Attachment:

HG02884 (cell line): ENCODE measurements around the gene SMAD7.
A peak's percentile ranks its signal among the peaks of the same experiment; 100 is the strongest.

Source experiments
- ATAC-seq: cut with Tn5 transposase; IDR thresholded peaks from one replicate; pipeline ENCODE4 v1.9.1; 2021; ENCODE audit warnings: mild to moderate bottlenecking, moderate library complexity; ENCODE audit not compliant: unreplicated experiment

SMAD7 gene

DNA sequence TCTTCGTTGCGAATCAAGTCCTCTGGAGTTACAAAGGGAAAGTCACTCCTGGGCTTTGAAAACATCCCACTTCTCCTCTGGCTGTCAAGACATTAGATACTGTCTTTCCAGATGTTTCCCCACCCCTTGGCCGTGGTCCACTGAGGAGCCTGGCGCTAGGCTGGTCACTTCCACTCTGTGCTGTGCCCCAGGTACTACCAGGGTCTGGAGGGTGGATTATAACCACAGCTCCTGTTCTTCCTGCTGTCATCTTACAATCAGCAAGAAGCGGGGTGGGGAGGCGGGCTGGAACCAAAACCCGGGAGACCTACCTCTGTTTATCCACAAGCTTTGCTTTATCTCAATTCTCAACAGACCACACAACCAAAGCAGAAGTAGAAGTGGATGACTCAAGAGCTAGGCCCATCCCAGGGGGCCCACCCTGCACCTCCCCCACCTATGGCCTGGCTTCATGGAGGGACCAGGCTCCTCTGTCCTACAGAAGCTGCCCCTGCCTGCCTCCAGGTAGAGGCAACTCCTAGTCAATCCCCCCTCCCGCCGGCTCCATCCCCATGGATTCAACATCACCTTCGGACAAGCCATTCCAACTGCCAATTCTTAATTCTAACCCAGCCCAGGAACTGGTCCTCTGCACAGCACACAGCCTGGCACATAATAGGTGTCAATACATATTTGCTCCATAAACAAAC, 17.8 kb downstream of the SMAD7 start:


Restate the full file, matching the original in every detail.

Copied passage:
HG02884 (cell line): ENCODE measurements around the gene SMAD7.
A peak's percentile ranks its signal among the peaks of the same experiment; 100 is the strongest.

Source experiments
- ATAC-seq: cut with Tn5 transposase; IDR thresholded peaks from one replicate; pipeline ENCODE4 v1.9.1; 2021; ENCODE audit warnings: mild to moderate bottlenecking, moderate library complexity; ENCODE audit not compliant: unreplicated experiment

SMAD7 gene

DNA sequence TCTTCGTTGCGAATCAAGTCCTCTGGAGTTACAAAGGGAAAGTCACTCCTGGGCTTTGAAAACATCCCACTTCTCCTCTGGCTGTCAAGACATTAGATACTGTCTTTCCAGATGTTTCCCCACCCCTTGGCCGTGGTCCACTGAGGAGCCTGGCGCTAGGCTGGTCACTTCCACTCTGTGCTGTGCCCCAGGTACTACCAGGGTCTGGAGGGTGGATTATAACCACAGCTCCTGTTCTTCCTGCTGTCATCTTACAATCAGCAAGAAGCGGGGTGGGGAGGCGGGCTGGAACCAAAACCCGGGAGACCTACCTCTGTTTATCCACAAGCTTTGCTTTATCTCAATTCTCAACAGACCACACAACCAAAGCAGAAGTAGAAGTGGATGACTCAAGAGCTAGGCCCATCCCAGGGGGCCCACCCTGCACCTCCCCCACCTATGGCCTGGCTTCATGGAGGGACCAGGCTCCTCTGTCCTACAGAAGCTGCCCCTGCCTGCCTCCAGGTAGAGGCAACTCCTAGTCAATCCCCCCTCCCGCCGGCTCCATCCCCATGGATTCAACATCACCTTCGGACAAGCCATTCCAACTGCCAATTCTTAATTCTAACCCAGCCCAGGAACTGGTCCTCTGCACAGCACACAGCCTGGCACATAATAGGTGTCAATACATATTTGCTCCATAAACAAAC, 17.8 kb downstream of the SMAD7 start: